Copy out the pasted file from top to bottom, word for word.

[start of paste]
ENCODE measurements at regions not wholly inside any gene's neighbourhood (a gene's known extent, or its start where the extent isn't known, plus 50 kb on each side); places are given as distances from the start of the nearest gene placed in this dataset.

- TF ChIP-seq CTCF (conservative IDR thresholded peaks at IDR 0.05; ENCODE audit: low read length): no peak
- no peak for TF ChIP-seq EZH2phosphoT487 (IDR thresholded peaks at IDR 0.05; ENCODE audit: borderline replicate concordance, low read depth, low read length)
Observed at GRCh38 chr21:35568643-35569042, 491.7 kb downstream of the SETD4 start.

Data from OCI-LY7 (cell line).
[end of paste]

ENCODE measurements at regions not wholly inside any gene's neighbourhood (a gene's known extent, or its start where the extent isn't known, plus 50 kb on each side); places are given as distances from the start of the nearest gene placed in this dataset.

- TF ChIP-seq CTCF (conservative IDR thresholded peaks at IDR 0.05; ENCODE audit: low read length): no peak
- no peak for TF ChIP-seq EZH2phosphoT487 (IDR thresholded peaks at IDR 0.05; ENCODE audit: borderline replicate concordance, low read depth, low read length)
Observed at GRCh38 chr21:35568643-35569042, 491.7 kb downstream of the SETD4 start.

Data from OCI-LY7 (cell line).